It seems even the launch of Apple's new facial recognition in the iPhone X hasn't calmed the fears of consumers, as a new data privacy study reveals that 96% of shoppers express being "somewhat" or "extremely" concerned about data collection and use.
The study, released by A.T. Kearney, shows 75% of consumers are conducting digital payment transactions at least once a month and therefore are highly concerned with how their data are being managed.
The rate of card-on-file being the primary method of payment for online purchases grew from 38% in 2015 to 44% in 2016. And among those consumers who keep cards on file, 44% have already given their payment data to be held on file to more than five retailers.
Further, consumers are divided on what they believe retailers should be allowed to do with their personal data on file. About 34% responded that use of their payment data is an invasion of privacy that should be prohibited, but another 36% of consumers can see the benefits of data sharing if compensation is included.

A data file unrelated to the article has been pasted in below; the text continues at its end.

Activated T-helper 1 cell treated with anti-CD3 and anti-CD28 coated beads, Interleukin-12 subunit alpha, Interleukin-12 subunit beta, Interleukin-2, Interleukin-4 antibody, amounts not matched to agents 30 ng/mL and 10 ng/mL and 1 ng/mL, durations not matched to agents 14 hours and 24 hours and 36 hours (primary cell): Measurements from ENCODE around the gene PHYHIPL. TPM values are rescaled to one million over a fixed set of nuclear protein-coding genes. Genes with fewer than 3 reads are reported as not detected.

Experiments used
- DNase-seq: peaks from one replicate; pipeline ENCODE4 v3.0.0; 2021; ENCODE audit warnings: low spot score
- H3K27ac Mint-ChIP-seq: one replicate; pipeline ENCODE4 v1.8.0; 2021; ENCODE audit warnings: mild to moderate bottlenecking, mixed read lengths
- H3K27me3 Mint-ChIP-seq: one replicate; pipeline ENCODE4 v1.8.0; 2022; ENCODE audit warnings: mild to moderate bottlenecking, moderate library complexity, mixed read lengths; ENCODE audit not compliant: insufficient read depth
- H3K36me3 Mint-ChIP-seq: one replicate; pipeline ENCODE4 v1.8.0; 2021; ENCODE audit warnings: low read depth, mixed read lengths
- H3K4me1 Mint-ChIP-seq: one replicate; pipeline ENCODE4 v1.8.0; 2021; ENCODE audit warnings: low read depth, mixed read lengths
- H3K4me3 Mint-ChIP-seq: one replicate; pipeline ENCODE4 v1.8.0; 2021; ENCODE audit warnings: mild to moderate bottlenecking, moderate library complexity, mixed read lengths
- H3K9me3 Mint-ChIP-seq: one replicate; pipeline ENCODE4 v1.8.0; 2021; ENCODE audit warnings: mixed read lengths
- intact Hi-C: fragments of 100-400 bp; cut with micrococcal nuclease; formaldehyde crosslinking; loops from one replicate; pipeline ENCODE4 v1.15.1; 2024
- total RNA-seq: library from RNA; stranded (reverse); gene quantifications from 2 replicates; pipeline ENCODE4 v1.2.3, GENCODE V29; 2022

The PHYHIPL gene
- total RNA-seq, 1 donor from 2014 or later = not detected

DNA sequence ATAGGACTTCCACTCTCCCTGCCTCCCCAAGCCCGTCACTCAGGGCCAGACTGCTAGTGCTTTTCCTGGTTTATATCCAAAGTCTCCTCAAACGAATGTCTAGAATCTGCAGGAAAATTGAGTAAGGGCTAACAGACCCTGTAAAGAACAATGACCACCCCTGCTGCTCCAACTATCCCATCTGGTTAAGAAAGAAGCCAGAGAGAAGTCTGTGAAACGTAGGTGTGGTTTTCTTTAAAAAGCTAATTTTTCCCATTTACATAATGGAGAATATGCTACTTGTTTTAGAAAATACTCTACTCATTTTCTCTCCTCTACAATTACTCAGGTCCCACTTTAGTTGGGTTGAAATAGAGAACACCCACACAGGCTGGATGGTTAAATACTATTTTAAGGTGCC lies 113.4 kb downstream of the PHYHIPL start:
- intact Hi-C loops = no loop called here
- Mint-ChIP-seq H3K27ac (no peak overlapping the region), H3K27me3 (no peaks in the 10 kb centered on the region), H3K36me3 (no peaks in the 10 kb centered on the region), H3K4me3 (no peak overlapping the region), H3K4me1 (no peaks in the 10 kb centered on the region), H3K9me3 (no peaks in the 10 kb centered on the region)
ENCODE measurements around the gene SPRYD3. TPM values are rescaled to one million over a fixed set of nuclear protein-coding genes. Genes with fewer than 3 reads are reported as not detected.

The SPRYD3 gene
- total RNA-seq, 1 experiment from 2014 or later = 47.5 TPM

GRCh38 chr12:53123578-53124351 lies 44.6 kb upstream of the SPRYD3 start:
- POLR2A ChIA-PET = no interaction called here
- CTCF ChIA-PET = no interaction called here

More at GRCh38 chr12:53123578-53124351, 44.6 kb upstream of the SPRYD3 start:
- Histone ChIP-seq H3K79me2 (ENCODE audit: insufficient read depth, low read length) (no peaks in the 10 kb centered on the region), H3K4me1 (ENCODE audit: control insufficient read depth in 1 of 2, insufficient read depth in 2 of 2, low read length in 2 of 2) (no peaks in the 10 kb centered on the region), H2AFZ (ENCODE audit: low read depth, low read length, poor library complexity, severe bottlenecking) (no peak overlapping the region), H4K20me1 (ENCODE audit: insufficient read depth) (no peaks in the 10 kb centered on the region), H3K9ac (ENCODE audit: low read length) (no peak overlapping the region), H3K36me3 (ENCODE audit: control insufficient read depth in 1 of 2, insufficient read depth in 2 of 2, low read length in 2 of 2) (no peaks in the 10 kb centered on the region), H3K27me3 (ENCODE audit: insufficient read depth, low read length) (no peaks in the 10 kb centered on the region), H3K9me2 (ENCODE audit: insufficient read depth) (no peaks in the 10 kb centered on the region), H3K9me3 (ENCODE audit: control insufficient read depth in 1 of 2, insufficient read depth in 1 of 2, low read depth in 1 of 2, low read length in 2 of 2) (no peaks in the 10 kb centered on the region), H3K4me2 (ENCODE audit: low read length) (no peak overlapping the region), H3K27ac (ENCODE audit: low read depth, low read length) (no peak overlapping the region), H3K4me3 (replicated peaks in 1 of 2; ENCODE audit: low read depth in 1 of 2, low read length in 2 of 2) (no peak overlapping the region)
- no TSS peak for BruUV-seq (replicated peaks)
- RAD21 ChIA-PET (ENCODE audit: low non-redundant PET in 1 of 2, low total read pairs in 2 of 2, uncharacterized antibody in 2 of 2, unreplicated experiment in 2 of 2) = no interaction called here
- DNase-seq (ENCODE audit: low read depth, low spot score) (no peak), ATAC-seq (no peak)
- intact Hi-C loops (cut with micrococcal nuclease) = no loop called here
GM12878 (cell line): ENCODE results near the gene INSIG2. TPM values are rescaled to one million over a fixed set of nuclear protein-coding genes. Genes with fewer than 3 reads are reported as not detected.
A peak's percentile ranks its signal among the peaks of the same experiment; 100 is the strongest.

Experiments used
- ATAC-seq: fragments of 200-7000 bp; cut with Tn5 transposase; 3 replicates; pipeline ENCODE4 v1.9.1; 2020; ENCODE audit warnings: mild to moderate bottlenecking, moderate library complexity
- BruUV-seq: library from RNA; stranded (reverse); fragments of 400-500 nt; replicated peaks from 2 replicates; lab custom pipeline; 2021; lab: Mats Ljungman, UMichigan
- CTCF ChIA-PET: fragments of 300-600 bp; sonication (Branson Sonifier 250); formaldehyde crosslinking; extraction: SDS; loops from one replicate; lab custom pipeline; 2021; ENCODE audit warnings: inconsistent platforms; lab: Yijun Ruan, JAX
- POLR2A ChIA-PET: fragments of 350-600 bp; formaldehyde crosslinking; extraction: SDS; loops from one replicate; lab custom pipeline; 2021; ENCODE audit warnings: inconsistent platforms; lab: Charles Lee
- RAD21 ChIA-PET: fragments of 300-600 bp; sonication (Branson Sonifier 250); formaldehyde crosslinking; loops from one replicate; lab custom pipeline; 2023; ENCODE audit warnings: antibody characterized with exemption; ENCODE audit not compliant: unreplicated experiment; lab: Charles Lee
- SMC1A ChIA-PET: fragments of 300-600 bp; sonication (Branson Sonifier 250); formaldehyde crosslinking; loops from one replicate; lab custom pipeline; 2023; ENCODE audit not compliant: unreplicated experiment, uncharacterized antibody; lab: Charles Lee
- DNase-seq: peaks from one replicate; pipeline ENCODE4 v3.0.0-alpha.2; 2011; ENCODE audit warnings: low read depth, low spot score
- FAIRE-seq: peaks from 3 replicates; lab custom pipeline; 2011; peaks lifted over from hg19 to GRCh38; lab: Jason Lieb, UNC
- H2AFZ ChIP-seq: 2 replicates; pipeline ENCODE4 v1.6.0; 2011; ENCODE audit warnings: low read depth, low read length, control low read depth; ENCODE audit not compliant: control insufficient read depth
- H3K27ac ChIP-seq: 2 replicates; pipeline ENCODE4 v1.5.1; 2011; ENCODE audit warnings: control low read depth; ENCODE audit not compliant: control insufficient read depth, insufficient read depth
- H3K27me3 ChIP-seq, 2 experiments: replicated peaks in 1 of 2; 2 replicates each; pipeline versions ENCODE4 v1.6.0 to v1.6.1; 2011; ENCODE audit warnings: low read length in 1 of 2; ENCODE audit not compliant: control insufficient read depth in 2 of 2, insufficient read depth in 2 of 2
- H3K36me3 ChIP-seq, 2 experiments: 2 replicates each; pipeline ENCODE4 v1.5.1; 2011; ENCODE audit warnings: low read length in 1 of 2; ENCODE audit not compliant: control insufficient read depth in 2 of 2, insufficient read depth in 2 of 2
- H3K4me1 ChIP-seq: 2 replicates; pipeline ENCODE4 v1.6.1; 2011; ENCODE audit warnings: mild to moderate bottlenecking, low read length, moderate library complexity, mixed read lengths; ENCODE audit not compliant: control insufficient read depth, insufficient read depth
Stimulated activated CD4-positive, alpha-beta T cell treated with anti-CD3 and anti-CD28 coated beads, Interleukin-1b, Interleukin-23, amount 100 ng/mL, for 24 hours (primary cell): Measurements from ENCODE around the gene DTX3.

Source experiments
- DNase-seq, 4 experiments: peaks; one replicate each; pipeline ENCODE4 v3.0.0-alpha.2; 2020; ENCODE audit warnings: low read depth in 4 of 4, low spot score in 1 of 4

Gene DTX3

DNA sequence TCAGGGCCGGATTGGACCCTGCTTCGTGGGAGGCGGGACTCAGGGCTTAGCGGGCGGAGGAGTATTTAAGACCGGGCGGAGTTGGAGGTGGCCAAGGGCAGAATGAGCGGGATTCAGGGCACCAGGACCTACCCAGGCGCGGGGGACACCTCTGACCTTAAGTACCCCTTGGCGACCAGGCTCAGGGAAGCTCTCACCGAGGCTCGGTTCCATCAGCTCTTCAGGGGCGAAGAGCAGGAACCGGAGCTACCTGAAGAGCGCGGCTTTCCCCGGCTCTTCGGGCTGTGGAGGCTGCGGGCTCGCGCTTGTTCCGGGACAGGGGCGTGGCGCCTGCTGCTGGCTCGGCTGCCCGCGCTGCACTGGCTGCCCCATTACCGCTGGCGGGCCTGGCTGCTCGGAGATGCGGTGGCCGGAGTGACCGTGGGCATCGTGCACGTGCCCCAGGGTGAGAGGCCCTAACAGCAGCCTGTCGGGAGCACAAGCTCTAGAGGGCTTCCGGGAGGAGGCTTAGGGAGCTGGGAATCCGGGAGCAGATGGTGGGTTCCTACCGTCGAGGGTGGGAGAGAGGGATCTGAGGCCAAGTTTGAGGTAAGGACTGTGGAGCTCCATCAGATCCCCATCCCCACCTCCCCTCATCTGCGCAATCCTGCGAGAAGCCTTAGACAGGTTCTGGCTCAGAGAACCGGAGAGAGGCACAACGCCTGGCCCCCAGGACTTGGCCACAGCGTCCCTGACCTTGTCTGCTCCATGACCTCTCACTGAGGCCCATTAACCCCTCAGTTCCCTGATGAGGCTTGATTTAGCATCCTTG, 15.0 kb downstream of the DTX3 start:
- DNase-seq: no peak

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Consumers had significantly lower trust in retailers holding their personal information than their primary bank. As many as 65% said they felt comfortable with the bank having their information; only 34% felt comfortable with Amazon, 22% with Apple, 17% with Google and 10% with other large national retailers having those data.
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"Our research shows that a significant majority of U.S. consumers have serious concerns about the privacy of their data. A level of frustration exists over the inability to act on their concerns. With growing consumer interest in this issue, there is the need to both have the service solutions and the public policy in place that will help protect consumer data, while allowing consumers to share it in ways they want to," said Bob Hedges, lead partner in A.T. Kearney's global financial services practice and co-author of the study.